We often are introduced to the people around the Prophet (PBUH) through his life and perspective.
While there is good reason for this, it can also be of great benefit to learn about the companions of the Messenger as individuals. They were the people who Allah (SWT) calls in the Quran, “[…] the best nation produced [as an example] for mankind”. (Quran 3:110)
It can be especially important to look to the lives of the honorable and honored wives of the Prophet (PBUH) to understand that they too were human beings who lived, ate, laughed, and struggled to please Allah (SWT). After the Prophet, can there be a better example for us than the Mothers of the Believers who were all promised paradise?
Continuing in our journey to find out if our mothers were funny, sensitive, outgoing, introspective, self-doubting, or fearless, we take a look at Prophet Muhammad’s (PBUH) wife, Safiyyah bint Huyayy (May Allah be please with her-RA)
Among the Prophet Muhammad’s (PBUH) wives, Safiyyah bint Huyayy (RA) was humble, helpful, and she showed grace under pressure.
Safiyyah was humble
Safiyyah (May Allah be pleased with her) came from a family that held a significant amount of power. Her father, Huyayy ibn Akhtab was a leader of one of the largest Jewish tribes living in Madinah. Safiyyah narrates:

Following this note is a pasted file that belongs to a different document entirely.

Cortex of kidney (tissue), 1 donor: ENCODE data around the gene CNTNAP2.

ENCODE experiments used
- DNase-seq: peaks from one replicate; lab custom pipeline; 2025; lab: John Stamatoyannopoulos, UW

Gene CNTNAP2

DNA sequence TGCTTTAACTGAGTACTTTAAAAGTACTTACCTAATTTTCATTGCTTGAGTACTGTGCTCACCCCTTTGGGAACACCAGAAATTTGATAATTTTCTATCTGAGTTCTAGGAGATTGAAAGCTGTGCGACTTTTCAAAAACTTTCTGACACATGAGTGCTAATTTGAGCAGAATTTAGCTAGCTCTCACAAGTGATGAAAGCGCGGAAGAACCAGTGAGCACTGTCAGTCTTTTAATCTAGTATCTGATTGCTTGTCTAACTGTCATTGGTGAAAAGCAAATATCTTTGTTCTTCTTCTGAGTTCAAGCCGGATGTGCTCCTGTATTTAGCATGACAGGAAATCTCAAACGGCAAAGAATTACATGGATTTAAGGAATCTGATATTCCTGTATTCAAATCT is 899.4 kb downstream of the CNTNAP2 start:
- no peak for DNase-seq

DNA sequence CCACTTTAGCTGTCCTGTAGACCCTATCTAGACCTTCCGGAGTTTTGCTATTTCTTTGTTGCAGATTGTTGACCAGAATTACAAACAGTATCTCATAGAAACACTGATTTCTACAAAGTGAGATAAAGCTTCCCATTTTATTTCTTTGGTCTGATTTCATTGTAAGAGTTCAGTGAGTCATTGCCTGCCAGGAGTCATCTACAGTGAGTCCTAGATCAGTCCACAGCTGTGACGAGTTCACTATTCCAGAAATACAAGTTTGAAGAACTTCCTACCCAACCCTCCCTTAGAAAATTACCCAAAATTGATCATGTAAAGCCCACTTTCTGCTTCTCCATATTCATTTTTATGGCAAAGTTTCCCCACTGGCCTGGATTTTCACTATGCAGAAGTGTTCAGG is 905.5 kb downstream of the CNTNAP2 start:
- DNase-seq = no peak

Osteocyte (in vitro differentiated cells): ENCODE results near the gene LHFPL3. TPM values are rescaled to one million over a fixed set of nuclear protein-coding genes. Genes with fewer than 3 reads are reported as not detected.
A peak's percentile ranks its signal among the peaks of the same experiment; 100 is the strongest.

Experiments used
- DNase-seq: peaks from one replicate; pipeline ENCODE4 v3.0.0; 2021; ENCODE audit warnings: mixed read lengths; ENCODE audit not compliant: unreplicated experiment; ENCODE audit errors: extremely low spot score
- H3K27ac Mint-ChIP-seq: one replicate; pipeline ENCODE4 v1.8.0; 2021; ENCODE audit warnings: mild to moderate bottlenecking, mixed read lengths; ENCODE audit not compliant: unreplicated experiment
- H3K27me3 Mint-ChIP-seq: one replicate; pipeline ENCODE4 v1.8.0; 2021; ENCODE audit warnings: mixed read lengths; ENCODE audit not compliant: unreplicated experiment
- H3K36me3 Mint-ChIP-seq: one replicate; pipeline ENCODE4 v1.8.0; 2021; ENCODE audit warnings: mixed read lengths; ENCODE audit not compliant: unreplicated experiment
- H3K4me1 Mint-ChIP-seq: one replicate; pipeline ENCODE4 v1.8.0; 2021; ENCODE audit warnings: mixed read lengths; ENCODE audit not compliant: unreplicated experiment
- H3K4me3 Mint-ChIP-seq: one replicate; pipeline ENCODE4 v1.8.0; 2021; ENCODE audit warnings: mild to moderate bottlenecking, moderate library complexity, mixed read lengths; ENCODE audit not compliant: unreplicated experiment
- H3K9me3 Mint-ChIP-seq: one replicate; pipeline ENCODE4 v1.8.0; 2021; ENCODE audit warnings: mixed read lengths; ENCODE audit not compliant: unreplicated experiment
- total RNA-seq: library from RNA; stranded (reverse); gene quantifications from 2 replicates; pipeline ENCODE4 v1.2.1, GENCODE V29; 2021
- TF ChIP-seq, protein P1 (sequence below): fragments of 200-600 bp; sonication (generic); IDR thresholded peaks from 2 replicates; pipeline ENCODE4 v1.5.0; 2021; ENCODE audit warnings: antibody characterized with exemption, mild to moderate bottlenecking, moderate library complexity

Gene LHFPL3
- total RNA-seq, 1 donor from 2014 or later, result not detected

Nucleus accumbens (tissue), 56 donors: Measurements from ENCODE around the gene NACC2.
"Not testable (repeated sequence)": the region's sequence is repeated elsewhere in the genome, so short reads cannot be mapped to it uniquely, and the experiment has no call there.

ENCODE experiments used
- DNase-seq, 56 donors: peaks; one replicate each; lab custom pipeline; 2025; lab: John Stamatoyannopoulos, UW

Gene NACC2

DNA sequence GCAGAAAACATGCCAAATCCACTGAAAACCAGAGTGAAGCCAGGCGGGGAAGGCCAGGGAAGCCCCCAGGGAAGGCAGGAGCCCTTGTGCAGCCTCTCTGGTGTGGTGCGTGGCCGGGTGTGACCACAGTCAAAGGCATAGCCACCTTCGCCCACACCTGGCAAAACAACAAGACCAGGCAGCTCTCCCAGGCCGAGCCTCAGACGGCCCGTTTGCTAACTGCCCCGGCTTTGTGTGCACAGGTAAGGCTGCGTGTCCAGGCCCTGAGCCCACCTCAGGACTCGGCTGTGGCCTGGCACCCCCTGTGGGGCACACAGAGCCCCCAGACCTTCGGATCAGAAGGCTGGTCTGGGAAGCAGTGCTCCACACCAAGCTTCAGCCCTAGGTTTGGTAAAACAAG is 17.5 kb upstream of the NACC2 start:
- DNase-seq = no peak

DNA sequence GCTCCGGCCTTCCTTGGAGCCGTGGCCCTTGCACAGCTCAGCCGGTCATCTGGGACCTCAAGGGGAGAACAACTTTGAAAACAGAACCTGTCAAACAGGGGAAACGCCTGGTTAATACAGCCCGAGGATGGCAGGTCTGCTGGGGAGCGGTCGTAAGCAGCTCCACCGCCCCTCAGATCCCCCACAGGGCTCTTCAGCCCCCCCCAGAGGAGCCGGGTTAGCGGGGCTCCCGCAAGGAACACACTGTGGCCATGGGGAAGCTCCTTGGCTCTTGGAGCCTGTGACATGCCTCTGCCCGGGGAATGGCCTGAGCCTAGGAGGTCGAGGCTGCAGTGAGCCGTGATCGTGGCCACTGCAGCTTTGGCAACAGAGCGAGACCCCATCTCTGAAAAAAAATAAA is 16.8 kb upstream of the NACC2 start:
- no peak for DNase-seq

I was my father’s and my uncle’s favorite child. When the Messenger of Allah came to Madinah and stayed at Quba, my parents went to him at night. And when they looked disconcerted and worn out, I received them cheerfully but to my surprise no one of them turned to me. They were so grieved that they did not feel my presence. I heard my uncle, Abu Yasir, saying to my father, “Is it really him?” He said, “Yes, by Allah”. My uncle said: “Can you recognize him and confirm this?” He said, “Yes”. My uncle said, “How do you feel towards him?” He said, “By Allah I shall be his enemy as long as I live.” [i]
Safiyyah (May Allah be pleased with her) was shocked by this reaction of her father and uncle after meeting the Messenger of Allah (PBUH). They confirmed that this man was truly a messenger of God, but instead of following him they decided to fight him. She later explained that it was due of their sense of superiority because of lineage that they refused to accept an Arab Prophet.